Okahandja municipality fails to balance the books
Accounting in a shocking state
14 June 2021 | Government
The findings are recorded in the municipality’s 2018/19 financial year report tabled in the National Assembly (NA) for scrutiny by finance minister Ipumbu Shiimi this week.
The laws regulating local authorities state that key decisions such as the sale of land, spending of significant amounts, execution of capital projects or the writing off of debts can only be made through council resolutions approved by the line minister.
The contrary is true for Okahandja, where both the council and minister were circumvented.
During the FY under review, the municipality unilaterally wrote off N$52.7 million of unclaimed deposits. The auditors could also not obtain council approval for the increase in provision for bad debts of N$20.9 million.
Additionally, the municipality wrote off a N$3.7 million NaTIS claim.
“The auditors could also not obtain proof of council approval for manual correction of bank balance by N$10.6 million,” Kandjeke states.
Okahandja’s accounting woes keep piling up. It understated its provision for doubtful debts of 120 days or older in the debtors’ age analysis by N$23.9 million.
“The auditors could not obtain a schedule of value-added tax (VAT) that substantiates the receivable balance of N$18 million recognised in the books of accounts receivables; therefore, no reasonable assurance regarding the existence, accuracy and valuation of the VAT receivable balance could be obtained,” Kandjeke says.
Further, it is recorded: “There is the improper accounting treatment of cheques written off at year-end but presented for payment amounting to N$4.3 million that were accounted for as bona fide payments instead of creditors as at year-end.”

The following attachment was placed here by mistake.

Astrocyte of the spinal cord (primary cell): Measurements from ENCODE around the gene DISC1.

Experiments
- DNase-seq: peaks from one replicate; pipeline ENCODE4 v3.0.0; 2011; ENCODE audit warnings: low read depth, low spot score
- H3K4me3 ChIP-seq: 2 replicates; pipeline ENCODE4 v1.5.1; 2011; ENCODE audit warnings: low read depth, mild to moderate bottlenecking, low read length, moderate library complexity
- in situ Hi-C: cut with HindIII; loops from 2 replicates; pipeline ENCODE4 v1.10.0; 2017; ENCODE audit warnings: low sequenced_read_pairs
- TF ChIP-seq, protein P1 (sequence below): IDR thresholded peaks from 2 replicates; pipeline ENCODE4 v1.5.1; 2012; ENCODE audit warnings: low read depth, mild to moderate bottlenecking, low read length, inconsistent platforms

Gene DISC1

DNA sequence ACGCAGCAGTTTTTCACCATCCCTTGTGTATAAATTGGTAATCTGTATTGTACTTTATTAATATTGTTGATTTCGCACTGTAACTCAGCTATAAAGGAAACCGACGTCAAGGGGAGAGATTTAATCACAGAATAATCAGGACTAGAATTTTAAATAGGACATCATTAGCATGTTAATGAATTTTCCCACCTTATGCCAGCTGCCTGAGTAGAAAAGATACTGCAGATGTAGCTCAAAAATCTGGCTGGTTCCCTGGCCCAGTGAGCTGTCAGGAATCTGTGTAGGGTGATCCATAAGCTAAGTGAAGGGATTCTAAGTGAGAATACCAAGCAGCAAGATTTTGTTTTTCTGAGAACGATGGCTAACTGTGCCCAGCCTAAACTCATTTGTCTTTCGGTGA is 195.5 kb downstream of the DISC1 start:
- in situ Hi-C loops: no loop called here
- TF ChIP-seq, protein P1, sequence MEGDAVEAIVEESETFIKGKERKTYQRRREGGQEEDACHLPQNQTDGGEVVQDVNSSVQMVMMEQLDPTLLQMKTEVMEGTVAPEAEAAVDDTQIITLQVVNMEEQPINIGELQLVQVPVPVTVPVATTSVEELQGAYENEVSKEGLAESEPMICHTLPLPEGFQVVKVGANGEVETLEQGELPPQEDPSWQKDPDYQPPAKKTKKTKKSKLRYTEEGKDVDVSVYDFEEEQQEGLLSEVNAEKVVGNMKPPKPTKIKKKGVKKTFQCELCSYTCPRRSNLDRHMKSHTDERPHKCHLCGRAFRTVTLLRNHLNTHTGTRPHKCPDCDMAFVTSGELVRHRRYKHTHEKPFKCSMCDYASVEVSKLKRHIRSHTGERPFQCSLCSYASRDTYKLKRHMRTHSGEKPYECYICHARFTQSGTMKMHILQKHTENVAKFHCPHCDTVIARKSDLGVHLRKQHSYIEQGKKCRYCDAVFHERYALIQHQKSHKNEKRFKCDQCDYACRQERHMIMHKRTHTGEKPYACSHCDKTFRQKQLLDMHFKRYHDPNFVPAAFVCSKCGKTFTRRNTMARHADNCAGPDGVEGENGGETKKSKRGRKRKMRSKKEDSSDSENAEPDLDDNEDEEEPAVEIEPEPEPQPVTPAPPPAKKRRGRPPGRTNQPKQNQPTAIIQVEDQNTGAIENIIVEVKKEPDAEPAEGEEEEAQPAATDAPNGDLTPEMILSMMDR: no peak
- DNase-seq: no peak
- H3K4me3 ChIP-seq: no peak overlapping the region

He gave the municipality a disclaimer audit opinion, the worst there is.
“The financial statements do not present fairly, in all material respects, the financial position of the Municipality of Okahandja,” he said.
Contacted on Sunday, acting Okahandja chief executive George Mwazi declined to comment on the findings, saying he was new in the portfolio.
For the better part between 2015 and 2019, the beleaguered municipality was a hotbed for political squabbles between its management and the Swapo-dominated council.
So bad were things that the then Johannes ‘Congo’ Hindjou-led council attempted, but failed, to chuck out then CEO Martha Mutilifa.
The council accused Mutilifa of gross insubordination while Mutilifa constantly debunked such accusations, maintaining the council was interfering in her administrative work.
In 2019, former urban minister Peya Mushelenga stepped in and dissolved the council in a bid to resolve the impasse which robbed the Garden Town’s residents of much-need services. – Nampa